At this point nearly two weeks had passed since the war had begun and the Ukraine Romanchuk knew was already near unrecognisable from the land in which he grew up.

Over the following months around six million Ukrainian citizens fled the country and a further eight million are believed to have been displaced within the nation since February 2022. 

Tears after Ukrainian triumphs

Credit to: Simone Castrovillari, European Aquatics

Despite the “heartbreak” he experienced after leaving family behind and knowing his father would be fighting Russian forces after being called up by the Ukrainian army, the swimmer was determined to ‘fight’ for his nation in the only way he knew how.

Less than three months later he secured an astounding brace of bronze medals at the 2022 World Aquatics Championships in Budapest; the first an 800m success in the pool, before adding another third-place finish in the 5km open water event.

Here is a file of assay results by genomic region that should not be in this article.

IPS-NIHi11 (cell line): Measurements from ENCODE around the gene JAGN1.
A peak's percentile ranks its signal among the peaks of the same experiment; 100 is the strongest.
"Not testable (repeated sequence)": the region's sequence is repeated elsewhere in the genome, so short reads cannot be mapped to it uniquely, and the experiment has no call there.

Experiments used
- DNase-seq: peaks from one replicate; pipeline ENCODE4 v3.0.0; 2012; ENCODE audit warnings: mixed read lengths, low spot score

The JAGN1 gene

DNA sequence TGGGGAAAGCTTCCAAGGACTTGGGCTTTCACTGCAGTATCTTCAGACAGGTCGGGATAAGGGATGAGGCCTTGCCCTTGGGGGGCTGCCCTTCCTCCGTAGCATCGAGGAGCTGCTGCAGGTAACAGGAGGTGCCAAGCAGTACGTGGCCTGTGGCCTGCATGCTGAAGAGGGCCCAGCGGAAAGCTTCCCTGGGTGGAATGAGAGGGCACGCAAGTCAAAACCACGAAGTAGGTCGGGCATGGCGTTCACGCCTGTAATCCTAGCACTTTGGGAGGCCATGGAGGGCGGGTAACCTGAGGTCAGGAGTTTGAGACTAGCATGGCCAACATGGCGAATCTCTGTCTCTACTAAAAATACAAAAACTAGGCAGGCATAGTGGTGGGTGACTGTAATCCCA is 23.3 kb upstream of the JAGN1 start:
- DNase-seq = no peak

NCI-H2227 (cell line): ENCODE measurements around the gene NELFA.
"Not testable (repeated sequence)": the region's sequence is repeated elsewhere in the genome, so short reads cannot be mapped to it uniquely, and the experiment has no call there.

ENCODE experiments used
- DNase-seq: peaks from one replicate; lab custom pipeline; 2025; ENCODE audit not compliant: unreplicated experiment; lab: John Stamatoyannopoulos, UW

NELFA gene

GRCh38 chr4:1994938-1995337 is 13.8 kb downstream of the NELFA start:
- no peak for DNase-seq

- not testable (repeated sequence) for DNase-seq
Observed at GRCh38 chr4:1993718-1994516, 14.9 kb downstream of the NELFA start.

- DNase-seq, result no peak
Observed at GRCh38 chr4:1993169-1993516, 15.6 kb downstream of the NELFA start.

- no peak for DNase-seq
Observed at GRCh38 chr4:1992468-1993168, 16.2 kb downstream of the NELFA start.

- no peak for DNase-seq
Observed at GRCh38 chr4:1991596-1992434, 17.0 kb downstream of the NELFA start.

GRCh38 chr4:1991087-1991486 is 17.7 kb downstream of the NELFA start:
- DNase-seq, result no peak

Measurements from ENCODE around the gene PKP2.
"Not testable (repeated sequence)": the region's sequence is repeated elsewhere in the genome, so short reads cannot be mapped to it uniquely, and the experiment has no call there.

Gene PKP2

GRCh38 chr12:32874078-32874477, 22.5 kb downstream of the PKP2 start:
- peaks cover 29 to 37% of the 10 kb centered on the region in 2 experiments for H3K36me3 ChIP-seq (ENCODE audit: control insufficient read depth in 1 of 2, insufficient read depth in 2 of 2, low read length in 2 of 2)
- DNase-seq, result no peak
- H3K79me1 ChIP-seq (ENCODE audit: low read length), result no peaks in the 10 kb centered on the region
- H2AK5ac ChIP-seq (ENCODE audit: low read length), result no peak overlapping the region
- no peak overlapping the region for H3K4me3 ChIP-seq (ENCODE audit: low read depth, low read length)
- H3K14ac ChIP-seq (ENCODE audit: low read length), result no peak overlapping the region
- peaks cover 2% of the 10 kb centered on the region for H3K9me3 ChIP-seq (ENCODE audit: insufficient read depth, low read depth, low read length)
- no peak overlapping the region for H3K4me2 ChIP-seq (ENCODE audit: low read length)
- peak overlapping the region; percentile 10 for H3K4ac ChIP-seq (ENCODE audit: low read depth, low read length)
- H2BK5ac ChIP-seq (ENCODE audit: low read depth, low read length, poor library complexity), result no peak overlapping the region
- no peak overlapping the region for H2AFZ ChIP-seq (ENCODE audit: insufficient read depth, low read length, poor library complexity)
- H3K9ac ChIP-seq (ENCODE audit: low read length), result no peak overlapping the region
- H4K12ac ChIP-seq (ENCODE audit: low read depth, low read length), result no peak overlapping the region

“No-one can really explain the feelings we have on the podium given what Ukrainians are all going through,” the two-time Olympic medallist admits.

“People around us know how hard it is for us to get these medals and it’s an unbelievable feeling to be doing it for our country, but it’s also about the army.

“They’re doing what they are without all of the weapons and still fighting one of the biggest armies in the world, so we’re incredibly proud of our country.”

For this reason, Romanchuk was also “crying like a baby” when he watched his Ukrainian wife, long jumper Maryna Bekh-Romanchuk, claim World silver this summer.